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Roadmap for America


The Drug War: Part IV Legalization vs. De-criminalization




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David P. Price, PhD is responsible for this content, which is not edited by the Wilson County News or wilsoncountynews.com.

January 20, 2010 | 2,451 views | 2 comments

As we have discussed for a number of weeks, our Drug War has not only failed, but made the situation inexorably worse. Those who cling to the Ignorance of Power refuse to admit this, but they are incapable of dealing with the real world. The reality of our Drug War is the largest prison population in the world and the greatest drug use.

As we encounter a drug user, rather than approach the problem objectively, we just make drug possession a crime. In some cases we look away, but in many cases we put them in prison. As we have discussed before, the human psyche is hard wired with a sense of justice. If someone is engaging in self-destructive behavior and hurting no one else, they innately believe they are not doing anything “wrong”.

Put them in prison and they feel victimized. They may not have been violent when they went in, but prisons are caldrons of violence. The entire prison social hierarchy is determined by violence. Put someone in prison guilty of nothing more than self-destructive behavior and force them to associate with real criminals, and they themselves will become criminals. This is partially responsible for why our system has made the situation much worse.

Portugal decriminalized drugs and has actually reduced drug use. How? By treating drug use objectively (which we haven’t done).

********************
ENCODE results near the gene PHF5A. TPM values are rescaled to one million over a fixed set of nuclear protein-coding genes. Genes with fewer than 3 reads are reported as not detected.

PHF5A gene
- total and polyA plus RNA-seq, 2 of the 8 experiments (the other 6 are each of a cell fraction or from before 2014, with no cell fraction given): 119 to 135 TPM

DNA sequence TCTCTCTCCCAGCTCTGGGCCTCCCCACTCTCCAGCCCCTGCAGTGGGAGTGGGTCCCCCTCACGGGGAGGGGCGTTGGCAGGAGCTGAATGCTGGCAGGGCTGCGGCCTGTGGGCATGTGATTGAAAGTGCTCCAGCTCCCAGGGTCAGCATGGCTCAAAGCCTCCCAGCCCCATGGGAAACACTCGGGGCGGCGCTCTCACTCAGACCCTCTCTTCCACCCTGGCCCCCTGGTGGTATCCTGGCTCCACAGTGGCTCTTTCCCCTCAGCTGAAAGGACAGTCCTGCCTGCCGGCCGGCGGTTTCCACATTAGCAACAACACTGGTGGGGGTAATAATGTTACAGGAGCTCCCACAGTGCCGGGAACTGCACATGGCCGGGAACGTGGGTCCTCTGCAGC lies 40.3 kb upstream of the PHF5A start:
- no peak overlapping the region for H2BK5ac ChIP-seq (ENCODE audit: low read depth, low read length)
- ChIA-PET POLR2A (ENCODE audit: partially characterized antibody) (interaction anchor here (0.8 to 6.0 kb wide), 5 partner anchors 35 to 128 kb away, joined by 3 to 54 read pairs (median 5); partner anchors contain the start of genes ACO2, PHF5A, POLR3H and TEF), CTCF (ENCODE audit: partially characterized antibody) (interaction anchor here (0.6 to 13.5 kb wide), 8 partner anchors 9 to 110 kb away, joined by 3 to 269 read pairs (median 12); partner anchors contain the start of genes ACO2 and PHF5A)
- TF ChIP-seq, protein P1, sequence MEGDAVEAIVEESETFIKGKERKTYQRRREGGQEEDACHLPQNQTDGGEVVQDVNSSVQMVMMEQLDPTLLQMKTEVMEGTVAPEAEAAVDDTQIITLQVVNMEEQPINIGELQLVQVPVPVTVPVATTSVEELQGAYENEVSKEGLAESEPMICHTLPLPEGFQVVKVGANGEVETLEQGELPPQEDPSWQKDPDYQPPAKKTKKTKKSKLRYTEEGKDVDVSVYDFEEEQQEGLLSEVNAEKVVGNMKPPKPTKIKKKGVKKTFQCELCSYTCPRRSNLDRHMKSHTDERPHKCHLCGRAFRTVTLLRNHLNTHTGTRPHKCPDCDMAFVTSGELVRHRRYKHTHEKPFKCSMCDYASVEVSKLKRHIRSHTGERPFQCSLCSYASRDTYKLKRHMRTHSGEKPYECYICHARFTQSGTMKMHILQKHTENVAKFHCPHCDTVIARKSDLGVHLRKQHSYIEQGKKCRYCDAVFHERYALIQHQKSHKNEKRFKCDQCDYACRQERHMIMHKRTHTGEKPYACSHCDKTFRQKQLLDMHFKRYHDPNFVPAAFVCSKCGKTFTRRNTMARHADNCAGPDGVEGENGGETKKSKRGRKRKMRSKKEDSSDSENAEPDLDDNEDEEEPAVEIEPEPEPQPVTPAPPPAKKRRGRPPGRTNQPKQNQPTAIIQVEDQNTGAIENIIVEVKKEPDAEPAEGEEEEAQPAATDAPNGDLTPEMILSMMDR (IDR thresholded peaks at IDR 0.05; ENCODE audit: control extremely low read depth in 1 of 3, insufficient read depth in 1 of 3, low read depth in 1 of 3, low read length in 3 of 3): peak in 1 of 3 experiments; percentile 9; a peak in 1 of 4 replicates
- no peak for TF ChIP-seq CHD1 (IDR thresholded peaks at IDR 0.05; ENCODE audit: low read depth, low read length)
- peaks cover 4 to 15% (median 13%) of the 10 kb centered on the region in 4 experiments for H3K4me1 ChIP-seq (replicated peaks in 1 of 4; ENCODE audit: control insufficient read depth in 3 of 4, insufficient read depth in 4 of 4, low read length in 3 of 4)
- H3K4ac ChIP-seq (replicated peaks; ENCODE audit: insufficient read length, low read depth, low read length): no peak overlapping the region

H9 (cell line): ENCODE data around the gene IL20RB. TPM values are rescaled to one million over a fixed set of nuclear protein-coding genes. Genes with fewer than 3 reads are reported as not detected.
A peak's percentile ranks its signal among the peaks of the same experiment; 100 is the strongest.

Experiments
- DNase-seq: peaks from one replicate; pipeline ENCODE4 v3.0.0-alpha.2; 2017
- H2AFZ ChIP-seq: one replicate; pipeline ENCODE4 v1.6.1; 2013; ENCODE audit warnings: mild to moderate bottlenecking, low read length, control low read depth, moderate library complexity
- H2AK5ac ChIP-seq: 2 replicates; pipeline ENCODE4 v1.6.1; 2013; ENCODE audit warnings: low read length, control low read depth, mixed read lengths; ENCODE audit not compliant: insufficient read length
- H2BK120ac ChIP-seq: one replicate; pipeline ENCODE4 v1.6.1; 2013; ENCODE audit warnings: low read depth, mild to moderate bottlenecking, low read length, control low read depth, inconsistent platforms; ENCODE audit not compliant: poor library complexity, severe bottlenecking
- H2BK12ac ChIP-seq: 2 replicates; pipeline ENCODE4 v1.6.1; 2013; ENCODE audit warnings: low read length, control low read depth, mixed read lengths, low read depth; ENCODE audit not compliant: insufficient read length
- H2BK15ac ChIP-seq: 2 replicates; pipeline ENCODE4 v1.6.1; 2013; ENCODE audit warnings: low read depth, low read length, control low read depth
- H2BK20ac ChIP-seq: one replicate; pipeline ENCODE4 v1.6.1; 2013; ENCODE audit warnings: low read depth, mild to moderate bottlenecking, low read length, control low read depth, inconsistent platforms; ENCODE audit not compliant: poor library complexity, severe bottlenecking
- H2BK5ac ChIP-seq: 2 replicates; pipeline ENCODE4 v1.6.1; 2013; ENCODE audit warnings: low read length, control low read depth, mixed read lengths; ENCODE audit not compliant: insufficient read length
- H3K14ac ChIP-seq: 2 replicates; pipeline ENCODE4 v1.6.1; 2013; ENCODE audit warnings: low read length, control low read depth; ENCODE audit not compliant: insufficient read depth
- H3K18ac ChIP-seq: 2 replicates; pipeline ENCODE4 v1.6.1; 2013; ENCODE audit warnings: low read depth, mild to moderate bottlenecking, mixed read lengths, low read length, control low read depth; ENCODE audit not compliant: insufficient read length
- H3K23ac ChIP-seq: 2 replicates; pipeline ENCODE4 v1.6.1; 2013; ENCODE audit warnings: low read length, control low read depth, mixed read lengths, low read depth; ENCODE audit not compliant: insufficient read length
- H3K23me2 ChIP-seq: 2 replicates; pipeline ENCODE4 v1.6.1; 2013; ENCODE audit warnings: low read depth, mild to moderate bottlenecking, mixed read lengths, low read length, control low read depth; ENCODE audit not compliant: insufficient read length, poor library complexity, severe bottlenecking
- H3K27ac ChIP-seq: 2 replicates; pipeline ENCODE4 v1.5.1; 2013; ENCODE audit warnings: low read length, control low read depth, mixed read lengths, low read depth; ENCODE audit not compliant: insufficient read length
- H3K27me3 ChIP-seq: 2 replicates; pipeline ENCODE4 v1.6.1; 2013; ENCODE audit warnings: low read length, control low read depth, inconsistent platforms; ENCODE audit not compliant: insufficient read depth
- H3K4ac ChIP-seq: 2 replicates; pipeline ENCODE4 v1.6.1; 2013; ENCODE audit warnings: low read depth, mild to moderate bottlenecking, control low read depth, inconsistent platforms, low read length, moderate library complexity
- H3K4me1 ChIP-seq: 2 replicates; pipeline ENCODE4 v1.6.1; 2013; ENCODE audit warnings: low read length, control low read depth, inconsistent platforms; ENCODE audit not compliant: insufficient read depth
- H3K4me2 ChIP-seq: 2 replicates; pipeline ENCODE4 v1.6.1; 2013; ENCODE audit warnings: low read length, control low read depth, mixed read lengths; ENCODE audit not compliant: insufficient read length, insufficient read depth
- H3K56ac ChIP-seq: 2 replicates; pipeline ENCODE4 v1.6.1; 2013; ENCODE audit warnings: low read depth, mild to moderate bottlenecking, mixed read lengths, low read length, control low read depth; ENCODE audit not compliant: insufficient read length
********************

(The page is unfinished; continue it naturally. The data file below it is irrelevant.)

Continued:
At this point I want to discuss de-criminalization vs. legalization which many people lump together as synonymous. They are not. They are two completely different concepts.

Legalization is just that. California is considering the legalization of marijuana but they are not thinking about the social aspects. They are just thinking about all the tax revenue that can be generated.

Myself I am not comfortable recommending the legalization of any drug, but will be the first to admit this would pull the rug out from under the criminal gangs. This is the quickest way to stop the criminal activity peripheral to drug use. (Legislation in defense of morality always carries more risks than benefits.)

What I favor is the Portuguese system, where drug users are still mandated to court. But instead of being sent to prison, they pay civil fines. The fines go to pay for counseling and treatment. Instead of you and I paying $30,000/yr. to keep each one in prison, they largely pay for their own treatment.

This is an objective way to deal with drug use. It does not address the hypocrisy of our system (which we will discuss next time), but it can and does reduce drug use. This is the real problem, which we have failed to recognize through the forty-year history of our Drug War.
 
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Your Opinions and Comments

 
Rock'n chair Rambler  
Over Taxed, TX  
January 24, 2010 9:54am
 
"The reality of our Drug War is the largest prison population in the world and the greatest drug use." How about some qualification, a reference to some known factual study, some tiny fraction of evidence to support ... More ›

 
Ken Semlinger  
Poth, TX  
January 21, 2010 10:11am
 
And what do we do to those users who can't or won't pay the fines? The worst abusers are those who commit crimes to support their habits, do they have the money to pay fines? This is a thorny problem and our current solution ... More ›

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